The following symbols or abbreviations are used throughout this text to symbolize certain actions or keys:
<Ctrl> Control key: a special key, which, when depressed along with other keys, changes the meaning of those keys
^ Same as <Ctrl>
^C (keys have to be depressed at the same time) Known as "Control-C" or the Windows Copy command. This combination of keys will copy any highlighted or picked object to the Windows "clipboard" ready to be "pasted" into another file.
^V (keys have to be depressed at the same time) Known as the Windows moVecommand. This combination of keys will move - that is, "paste" anything (including graphics) from the Windows clipboard into the current file at the cursor location.
^X (keys have to be depressed at the same time) Known as the Windows Cut command. This combination of keys will remove any highlighted or picked object to the Windows "clipboard" ready to be "pasted" into another file.
<Alt> "Alternate" (called "Alt") key: another special key which changes the meaning of certain keys, like the <Ctrl> key.
<Ins> "Insert" key: a "toggle" which when depressed once, allows typing to proceed over text that already has been written, and when depressed again, "inserts" text between already written text.
<Del> "Delete" key: in most programs, the delete key will delete a character which the cursor is under; in Wordstar, the delete key will delete a character just to the left of the cursor.
<PrtSc> "Print Screen": When depressed with the shift key (the large upward-pointing arrow) this action will "dump" whatever is on the screen to the printer.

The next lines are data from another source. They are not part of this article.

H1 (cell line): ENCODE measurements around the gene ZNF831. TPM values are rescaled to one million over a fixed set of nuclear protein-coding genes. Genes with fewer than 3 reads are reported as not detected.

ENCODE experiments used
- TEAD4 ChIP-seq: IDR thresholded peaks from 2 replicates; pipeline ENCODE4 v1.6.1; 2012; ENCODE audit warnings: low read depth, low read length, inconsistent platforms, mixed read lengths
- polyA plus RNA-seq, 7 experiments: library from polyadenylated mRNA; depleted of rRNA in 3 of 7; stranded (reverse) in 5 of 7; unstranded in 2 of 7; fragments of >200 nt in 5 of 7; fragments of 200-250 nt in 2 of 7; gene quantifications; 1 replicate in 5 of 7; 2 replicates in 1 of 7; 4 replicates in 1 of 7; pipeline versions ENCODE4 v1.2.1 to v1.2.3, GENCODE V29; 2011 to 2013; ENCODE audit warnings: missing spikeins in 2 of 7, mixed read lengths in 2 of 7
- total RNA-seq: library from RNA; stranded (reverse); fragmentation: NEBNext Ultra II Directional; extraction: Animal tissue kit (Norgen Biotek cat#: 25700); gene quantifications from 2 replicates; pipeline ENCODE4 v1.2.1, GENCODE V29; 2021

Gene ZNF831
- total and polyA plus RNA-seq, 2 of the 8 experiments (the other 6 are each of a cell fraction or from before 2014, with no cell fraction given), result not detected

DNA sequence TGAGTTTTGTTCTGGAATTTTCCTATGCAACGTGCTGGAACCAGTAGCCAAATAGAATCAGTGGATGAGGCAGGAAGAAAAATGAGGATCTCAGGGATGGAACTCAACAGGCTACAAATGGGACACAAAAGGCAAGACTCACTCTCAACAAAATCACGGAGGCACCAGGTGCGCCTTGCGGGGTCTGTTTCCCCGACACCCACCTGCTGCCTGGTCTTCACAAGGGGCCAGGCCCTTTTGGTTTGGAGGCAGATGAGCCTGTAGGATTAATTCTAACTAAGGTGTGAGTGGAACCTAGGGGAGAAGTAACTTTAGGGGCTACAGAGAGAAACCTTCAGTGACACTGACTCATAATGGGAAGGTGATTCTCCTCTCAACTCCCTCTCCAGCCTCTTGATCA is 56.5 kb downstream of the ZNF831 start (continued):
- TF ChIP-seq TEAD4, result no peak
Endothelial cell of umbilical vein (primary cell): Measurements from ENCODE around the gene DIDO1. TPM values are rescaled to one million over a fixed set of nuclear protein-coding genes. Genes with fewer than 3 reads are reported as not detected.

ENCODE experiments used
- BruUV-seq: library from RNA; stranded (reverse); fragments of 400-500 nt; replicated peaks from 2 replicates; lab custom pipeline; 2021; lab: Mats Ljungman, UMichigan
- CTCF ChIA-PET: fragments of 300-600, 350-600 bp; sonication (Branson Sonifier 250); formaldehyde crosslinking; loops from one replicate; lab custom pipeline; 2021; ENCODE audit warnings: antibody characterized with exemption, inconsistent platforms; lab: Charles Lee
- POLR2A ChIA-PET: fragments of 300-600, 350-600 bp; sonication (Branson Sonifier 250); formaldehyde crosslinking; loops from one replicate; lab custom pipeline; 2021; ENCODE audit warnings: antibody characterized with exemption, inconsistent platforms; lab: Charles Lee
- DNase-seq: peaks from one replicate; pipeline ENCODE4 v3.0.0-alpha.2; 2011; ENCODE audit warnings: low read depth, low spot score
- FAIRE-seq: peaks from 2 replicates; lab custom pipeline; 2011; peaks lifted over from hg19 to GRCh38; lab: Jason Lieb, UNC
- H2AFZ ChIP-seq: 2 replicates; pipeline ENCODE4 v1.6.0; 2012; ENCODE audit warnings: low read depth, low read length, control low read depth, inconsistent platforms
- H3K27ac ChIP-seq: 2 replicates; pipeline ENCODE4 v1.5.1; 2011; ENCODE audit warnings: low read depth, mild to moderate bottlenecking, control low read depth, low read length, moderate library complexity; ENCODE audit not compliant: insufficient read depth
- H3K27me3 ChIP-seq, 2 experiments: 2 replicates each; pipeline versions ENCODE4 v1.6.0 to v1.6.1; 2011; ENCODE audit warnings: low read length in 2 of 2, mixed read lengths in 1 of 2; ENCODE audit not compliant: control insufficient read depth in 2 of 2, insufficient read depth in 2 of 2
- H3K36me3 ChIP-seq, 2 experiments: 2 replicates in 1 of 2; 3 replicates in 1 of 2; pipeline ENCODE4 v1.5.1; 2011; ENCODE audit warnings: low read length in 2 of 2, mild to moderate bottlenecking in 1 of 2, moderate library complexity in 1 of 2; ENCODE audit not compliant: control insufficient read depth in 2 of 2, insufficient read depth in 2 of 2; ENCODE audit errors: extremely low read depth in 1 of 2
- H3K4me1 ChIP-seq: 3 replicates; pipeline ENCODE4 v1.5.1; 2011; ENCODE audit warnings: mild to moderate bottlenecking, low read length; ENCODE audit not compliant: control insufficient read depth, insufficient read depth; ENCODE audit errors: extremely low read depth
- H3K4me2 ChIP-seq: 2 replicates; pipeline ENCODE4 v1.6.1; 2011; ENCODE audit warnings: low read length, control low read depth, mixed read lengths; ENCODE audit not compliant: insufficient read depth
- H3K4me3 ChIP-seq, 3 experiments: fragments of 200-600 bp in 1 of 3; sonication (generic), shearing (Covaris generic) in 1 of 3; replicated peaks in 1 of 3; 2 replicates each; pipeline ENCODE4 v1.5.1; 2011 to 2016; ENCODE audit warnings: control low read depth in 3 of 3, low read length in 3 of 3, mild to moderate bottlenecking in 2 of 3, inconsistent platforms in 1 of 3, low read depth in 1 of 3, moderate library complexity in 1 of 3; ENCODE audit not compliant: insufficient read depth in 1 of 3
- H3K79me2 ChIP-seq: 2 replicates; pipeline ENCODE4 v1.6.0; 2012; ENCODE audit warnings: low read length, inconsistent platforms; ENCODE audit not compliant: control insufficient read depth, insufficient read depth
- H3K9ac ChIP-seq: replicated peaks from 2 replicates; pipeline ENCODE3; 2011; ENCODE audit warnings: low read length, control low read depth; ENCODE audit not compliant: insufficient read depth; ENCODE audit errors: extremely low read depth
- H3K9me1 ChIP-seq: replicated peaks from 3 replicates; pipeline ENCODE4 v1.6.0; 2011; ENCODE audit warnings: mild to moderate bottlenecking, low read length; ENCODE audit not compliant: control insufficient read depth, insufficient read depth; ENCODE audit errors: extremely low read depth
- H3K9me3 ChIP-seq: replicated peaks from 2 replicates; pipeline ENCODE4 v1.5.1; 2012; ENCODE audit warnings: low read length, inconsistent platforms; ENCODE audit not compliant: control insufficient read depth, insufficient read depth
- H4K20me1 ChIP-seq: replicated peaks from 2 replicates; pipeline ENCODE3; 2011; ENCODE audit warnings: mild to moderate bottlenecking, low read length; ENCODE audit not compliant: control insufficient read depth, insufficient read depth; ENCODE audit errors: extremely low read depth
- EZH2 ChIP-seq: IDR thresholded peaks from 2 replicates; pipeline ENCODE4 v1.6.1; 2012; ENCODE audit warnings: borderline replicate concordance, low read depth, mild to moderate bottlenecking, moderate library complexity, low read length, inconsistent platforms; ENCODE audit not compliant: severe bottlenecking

<Esc> "Escape" key: a special key which is defined differently in different programs; usually allows you to stop a program temporarily, or "escape" out of it. In AutoCAD, it will cancel the current command and bring you back to the "Command:" prompt. Two <Esc> keys in succession will remove "grips" from objects on the screen.
<Ctrl><Alt><Del> Known as the "system reset" these keys have to be depressed at the same time; this action will reboot the computer, known as a "warm boot."
<Caps Lock> This is a "toggle" key; similar to a shift-lock key on a standard typewriter keyboard, if depressed once, it will make all letters upper case; however numbers along the top row of keys will remain unshifted. Note that number keys have to be shifted manually in order to type the special symbols at the top of these keys.
Bold Serif Typestyle On-screen prompts from the AutoCAD program
Italic Typestyle Author's commentary to the user explaining a prompt or directing a certain action in response to a prompt.